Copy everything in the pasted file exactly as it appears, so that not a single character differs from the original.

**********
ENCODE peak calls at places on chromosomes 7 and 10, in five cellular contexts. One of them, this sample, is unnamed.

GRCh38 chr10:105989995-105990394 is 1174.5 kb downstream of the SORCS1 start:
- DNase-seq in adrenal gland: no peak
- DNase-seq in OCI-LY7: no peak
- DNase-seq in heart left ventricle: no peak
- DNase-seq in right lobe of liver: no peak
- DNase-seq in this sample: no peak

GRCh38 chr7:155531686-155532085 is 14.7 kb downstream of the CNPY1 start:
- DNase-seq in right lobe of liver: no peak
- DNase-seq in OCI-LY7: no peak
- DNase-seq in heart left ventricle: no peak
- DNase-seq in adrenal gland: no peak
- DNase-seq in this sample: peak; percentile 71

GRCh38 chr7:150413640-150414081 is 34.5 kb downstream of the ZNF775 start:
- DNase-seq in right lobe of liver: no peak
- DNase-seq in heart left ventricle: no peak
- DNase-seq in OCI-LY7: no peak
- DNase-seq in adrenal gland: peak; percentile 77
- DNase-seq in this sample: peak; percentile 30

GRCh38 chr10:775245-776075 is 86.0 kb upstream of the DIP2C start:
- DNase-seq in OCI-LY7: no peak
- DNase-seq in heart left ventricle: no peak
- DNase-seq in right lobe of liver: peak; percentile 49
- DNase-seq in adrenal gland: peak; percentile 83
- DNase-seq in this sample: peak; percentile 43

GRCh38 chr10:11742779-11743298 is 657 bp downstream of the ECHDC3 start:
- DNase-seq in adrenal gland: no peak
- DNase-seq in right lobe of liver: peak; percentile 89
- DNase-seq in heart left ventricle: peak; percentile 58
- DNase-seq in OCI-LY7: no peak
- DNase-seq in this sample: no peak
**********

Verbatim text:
ENCODE peak calls at places on chromosomes 7 and 10, in five cellular contexts. One of them, this sample, is unnamed.

GRCh38 chr10:105989995-105990394 is 1174.5 kb downstream of the SORCS1 start:
- DNase-seq in adrenal gland: no peak
- DNase-seq in OCI-LY7: no peak
- DNase-seq in heart left ventricle: no peak
- DNase-seq in right lobe of liver: no peak
- DNase-seq in this sample: no peak

GRCh38 chr7:155531686-155532085 is 14.7 kb downstream of the CNPY1 start:
- DNase-seq in right lobe of liver: no peak
- DNase-seq in OCI-LY7: no peak
- DNase-seq in heart left ventricle: no peak
- DNase-seq in adrenal gland: no peak
- DNase-seq in this sample: peak; percentile 71

GRCh38 chr7:150413640-150414081 is 34.5 kb downstream of the ZNF775 start:
- DNase-seq in right lobe of liver: no peak
- DNase-seq in heart left ventricle: no peak
- DNase-seq in OCI-LY7: no peak
- DNase-seq in adrenal gland: peak; percentile 77
- DNase-seq in this sample: peak; percentile 30

GRCh38 chr10:775245-776075 is 86.0 kb upstream of the DIP2C start:
- DNase-seq in OCI-LY7: no peak
- DNase-seq in heart left ventricle: no peak
- DNase-seq in right lobe of liver: peak; percentile 49
- DNase-seq in adrenal gland: peak; percentile 83
- DNase-seq in this sample: peak; percentile 43

GRCh38 chr10:11742779-11743298 is 657 bp downstream of the ECHDC3 start:
- DNase-seq in adrenal gland: no peak
- DNase-seq in right lobe of liver: peak; percentile 89
- DNase-seq in heart left ventricle: peak; percentile 58
- DNase-seq in OCI-LY7: no peak
- DNase-seq in this sample: no peak